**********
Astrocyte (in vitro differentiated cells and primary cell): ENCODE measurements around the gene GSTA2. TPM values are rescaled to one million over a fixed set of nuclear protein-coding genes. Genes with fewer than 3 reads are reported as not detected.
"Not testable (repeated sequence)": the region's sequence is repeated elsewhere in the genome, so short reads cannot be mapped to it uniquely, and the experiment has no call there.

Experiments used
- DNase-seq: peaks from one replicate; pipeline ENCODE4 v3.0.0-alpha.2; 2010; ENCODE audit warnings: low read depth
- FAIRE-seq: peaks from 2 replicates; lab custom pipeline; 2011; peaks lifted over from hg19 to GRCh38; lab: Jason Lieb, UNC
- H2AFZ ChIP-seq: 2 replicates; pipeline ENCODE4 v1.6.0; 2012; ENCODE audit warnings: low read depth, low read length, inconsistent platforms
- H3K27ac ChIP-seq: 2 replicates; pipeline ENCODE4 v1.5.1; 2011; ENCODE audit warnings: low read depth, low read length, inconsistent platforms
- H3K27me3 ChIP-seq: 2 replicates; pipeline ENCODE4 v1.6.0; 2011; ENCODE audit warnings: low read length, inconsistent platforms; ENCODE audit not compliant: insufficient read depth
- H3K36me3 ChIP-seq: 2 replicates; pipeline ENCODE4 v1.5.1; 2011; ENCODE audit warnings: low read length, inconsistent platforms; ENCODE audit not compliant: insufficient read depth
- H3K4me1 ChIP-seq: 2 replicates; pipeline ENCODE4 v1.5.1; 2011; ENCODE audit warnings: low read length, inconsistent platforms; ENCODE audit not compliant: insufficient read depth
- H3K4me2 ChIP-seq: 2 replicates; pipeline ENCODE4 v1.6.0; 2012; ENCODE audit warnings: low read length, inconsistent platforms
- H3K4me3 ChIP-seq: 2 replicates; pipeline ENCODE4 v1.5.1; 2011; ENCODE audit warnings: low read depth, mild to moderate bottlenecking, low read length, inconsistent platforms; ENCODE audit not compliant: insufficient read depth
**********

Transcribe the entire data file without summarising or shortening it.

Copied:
Astrocyte (in vitro differentiated cells and primary cell): ENCODE measurements around the gene GSTA2. TPM values are rescaled to one million over a fixed set of nuclear protein-coding genes. Genes with fewer than 3 reads are reported as not detected.
"Not testable (repeated sequence)": the region's sequence is repeated elsewhere in the genome, so short reads cannot be mapped to it uniquely, and the experiment has no call there.

Experiments used
- DNase-seq: peaks from one replicate; pipeline ENCODE4 v3.0.0-alpha.2; 2010; ENCODE audit warnings: low read depth
- FAIRE-seq: peaks from 2 replicates; lab custom pipeline; 2011; peaks lifted over from hg19 to GRCh38; lab: Jason Lieb, UNC
- H2AFZ ChIP-seq: 2 replicates; pipeline ENCODE4 v1.6.0; 2012; ENCODE audit warnings: low read depth, low read length, inconsistent platforms
- H3K27ac ChIP-seq: 2 replicates; pipeline ENCODE4 v1.5.1; 2011; ENCODE audit warnings: low read depth, low read length, inconsistent platforms
- H3K27me3 ChIP-seq: 2 replicates; pipeline ENCODE4 v1.6.0; 2011; ENCODE audit warnings: low read length, inconsistent platforms; ENCODE audit not compliant: insufficient read depth
- H3K36me3 ChIP-seq: 2 replicates; pipeline ENCODE4 v1.5.1; 2011; ENCODE audit warnings: low read length, inconsistent platforms; ENCODE audit not compliant: insufficient read depth
- H3K4me1 ChIP-seq: 2 replicates; pipeline ENCODE4 v1.5.1; 2011; ENCODE audit warnings: low read length, inconsistent platforms; ENCODE audit not compliant: insufficient read depth
- H3K4me2 ChIP-seq: 2 replicates; pipeline ENCODE4 v1.6.0; 2012; ENCODE audit warnings: low read length, inconsistent platforms
- H3K4me3 ChIP-seq: 2 replicates; pipeline ENCODE4 v1.5.1; 2011; ENCODE audit warnings: low read depth, mild to moderate bottlenecking, low read length, inconsistent platforms; ENCODE audit not compliant: insufficient read depth